New York- I have an article out now for IHS Jane’s Islamic Affairs Analyst on the eruption of violence in Iraq’s sprawling western al-Anbar Governorate that borders the relatively calm governorates of Ma’an, Amman, Mafraq, and the somewhat sketchier Zarqa in Jordan, the war ravaged governorates of Deir ez-Zor, and Homs in Syria and, lastly, Saudi Arabia’s Northern Border Region. Control of Anbar is a security issue for the entire region that surrounds it when considering the war in Syria that is attracting foreign fighters like moths to a flame and the transnational outlook of salafi-jihadi thought in a geographically contiguous KSA.

Screen Shot 2014-02-25 at 4.14.49 PMAnbar became the symbol of anti-American resistance in Iraq so much so that the restive northern town of Hawija in Kirkuk Governorate was referred to as the “Anbar of the North” by the US military at one time. Anbar became almost a catchall term for a place that was difficult to pacify through traditional counterinsurgency doctrine much less purely by means of military hard power. Only through cooperation and co-opting was the Sunni Arab insurgency there quelled for a time with the raising of Sahwa militias.

In the now bloody aftermath of the American troop withdrawal that took place at the tail end of 2011 and was hailed by President Barack Obama as ‘ending’ the Iraq war, Nouri al-Maliki, Iraq’s Da’wa Party die-hard prime minister, has done nothing to tamp down the collective ire of Sunni activists from Fallujah north to Hawija. Maliki’s moves have merely moved the Iraq war into a much more indigenous phase.

From accusing notable Sunni politcos of being involved in terrorism, a crime punishable by death in Iraq’s draconian penal code, to doing nothing to assuage the concerns of angry protestors, Maliki at least partly set the stage for the arrival of ad-Dawlah al-Islamiyyah fi Iraq w’al Sham, know locally by its acronym DAASH, and by its English acronym ISIL, into Fallujah’s city centre and sections of Ramadi and several villages in the respective surrounding areas at the outset of 2014.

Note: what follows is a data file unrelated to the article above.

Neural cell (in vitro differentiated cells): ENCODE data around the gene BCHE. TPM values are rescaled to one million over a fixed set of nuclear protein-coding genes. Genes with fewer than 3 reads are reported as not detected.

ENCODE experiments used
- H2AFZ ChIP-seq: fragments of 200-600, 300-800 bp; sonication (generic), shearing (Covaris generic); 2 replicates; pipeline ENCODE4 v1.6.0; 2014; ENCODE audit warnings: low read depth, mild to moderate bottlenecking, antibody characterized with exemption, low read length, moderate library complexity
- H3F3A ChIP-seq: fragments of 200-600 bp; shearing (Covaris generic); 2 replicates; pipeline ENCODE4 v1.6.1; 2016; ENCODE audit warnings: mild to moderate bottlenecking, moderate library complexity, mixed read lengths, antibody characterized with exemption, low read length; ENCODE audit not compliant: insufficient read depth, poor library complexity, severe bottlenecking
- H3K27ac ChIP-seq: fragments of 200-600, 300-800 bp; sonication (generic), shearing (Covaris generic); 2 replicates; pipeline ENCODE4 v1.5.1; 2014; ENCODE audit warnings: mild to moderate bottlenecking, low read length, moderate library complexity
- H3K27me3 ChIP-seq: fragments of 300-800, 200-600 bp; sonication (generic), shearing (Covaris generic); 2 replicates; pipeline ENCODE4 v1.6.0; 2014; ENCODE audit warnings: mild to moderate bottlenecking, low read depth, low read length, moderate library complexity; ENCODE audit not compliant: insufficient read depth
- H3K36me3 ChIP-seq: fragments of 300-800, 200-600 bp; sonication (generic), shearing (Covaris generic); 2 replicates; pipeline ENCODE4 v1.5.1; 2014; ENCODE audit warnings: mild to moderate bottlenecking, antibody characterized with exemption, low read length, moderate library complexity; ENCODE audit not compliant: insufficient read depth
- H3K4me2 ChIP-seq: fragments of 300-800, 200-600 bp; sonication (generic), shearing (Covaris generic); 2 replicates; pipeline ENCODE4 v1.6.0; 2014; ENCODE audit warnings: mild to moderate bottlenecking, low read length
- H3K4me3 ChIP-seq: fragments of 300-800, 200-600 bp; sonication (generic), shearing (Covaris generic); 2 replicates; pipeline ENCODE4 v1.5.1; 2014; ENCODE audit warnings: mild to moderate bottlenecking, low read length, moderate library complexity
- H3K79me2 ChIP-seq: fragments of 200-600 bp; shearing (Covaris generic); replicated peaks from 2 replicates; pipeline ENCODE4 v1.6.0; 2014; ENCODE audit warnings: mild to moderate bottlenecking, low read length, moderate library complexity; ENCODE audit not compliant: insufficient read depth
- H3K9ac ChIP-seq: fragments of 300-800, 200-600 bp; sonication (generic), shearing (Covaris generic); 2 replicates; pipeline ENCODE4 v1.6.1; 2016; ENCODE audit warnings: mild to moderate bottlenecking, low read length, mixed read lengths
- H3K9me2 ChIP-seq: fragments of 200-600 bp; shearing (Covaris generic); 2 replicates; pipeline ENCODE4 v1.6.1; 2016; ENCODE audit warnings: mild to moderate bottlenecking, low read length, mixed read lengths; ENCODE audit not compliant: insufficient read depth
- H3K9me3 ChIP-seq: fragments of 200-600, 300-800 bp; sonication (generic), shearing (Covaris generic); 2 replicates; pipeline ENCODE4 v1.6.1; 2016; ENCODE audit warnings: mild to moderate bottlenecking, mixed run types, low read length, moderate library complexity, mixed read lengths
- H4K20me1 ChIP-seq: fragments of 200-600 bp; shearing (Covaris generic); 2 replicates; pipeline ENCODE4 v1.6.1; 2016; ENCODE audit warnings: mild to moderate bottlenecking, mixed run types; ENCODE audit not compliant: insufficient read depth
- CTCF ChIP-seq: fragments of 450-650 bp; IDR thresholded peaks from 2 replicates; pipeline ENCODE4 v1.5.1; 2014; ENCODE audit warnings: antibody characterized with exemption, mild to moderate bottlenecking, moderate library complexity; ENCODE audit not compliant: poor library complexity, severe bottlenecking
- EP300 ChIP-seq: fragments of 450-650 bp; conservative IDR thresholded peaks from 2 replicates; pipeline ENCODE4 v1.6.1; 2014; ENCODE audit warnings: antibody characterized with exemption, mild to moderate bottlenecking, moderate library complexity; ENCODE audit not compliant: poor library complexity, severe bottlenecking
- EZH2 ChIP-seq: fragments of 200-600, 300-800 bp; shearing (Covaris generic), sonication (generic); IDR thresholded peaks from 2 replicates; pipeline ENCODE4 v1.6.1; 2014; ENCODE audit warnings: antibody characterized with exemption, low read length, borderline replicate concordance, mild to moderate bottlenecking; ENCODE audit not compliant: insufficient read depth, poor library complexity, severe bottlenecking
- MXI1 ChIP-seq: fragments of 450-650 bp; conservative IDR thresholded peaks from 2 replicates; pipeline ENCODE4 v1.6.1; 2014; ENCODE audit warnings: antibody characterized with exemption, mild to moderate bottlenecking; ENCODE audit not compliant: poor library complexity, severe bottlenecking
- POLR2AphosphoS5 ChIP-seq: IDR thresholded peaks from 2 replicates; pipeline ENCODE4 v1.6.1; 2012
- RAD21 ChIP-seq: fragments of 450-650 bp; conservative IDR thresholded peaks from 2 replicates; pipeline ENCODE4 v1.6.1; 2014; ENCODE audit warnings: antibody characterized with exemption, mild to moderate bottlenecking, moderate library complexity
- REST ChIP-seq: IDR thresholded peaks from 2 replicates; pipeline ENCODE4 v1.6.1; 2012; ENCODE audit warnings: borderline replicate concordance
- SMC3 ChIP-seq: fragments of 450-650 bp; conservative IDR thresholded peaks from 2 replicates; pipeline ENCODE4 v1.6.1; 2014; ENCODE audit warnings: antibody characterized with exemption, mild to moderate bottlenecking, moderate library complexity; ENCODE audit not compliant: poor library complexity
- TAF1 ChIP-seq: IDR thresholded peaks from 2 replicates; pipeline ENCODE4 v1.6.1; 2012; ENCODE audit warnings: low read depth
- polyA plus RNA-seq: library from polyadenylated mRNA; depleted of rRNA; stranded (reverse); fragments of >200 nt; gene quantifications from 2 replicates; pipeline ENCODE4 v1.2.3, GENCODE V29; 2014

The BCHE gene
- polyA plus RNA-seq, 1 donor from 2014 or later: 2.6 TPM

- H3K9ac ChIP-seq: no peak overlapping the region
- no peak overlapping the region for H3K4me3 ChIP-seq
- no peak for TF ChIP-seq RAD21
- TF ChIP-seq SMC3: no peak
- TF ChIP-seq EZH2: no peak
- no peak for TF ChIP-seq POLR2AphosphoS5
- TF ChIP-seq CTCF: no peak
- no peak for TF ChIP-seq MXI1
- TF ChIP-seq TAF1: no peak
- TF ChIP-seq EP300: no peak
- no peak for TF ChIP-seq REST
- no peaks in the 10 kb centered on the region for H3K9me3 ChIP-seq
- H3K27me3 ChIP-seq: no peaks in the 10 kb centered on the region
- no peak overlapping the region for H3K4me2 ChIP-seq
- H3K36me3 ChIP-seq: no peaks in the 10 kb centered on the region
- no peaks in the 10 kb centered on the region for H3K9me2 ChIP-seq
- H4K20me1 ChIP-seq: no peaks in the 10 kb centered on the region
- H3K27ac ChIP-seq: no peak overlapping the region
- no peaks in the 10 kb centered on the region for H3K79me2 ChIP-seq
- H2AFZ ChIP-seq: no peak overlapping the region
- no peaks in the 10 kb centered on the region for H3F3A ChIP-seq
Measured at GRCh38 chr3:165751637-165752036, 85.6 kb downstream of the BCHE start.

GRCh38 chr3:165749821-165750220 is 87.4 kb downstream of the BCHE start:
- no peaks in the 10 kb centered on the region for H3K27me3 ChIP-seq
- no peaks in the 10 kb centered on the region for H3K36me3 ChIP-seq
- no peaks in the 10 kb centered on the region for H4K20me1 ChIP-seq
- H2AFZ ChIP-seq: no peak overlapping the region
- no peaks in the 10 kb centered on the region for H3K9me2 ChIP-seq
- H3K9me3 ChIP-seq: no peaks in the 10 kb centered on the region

The Iraqi elections are approaching quickly on the country’s troubled political horizon on April 30th. How ‘free and fair’ voting will be carried out under such circumstances is entirely unclear.

I’m illustrating this post with the following images because I personally feel much of what is going on in Iraq today can be traced directly back to the elaborately expensive yet incredibly poorly planned Bush/neo-conservative regime decapitation initiative called Operation Iraqi Freedom. That moniker seemed to me to say that 99.9% of all Iraqis were equally oppressed by Hussein’s dreadful Ba’ath Party policies.

By and large, yes, Iraqis were treated terribly by an anti-egalitarian strongman in a nation-state rife with deep tribal, sect, and ethnic division. But the late dictator could not have ruled for decades without a degree of genuine support fostered by patronage networks and adroit imbuing of his own ideology among at least a cadre of willing followers.

An American Humvee gunner holds a makeshift sign that reads "Go" in English and then Arabic at the entrance to a bridge over that Tigris River that has been partially destroyed by American munitions. ©2003 Derek Henry Flood

An American Humvee gunner holds a makeshift sign that reads “Go” in English and then Arabic at the entrance to a bridge over that Tigris River that has been partially destroyed by American munitions.Note the boy staring in wonderment out of the blue minibus on the left. These wars don’t happen in a vacuum and children often abound. Some of them undoubtedly would grow up in the following years to become militants attacking coalition forces and Iraqi federal forces. ©2003 Derek Henry Flood

But it should be noted that not all the Sunnis fighting the state right now are doing so under the black banners of salafi-jihad. Though those banners make for exciting headlines, there is a viable retro or neo-Ba’athist strain of rebellion going on. Though it had been primarily focused more on the Kurds and territorial issues pertaining to the Green Line in terms of strategy and tactics, the Jaish Rijal al-Tariq al-Naqshabandi (JRTN) and Intifada Ahrar al-Iraq which has been described as a political front group for the JRTN–since gone operational, are kind of Ba’athist revivalist groups (or two parts of the same movement depending on perspective).These movements have sought to resuscitate Saddamist symbolism to garner the support of disaffected Iraqis tired of what they perceive as “Safavid” (Iranian)-influenced political primacy in Baghdad. Certainly DAASH/ISIL and JRTN have starkly different ideologies and objectives, but for now they have a common enemy in PM Maliki and those who defend and support him.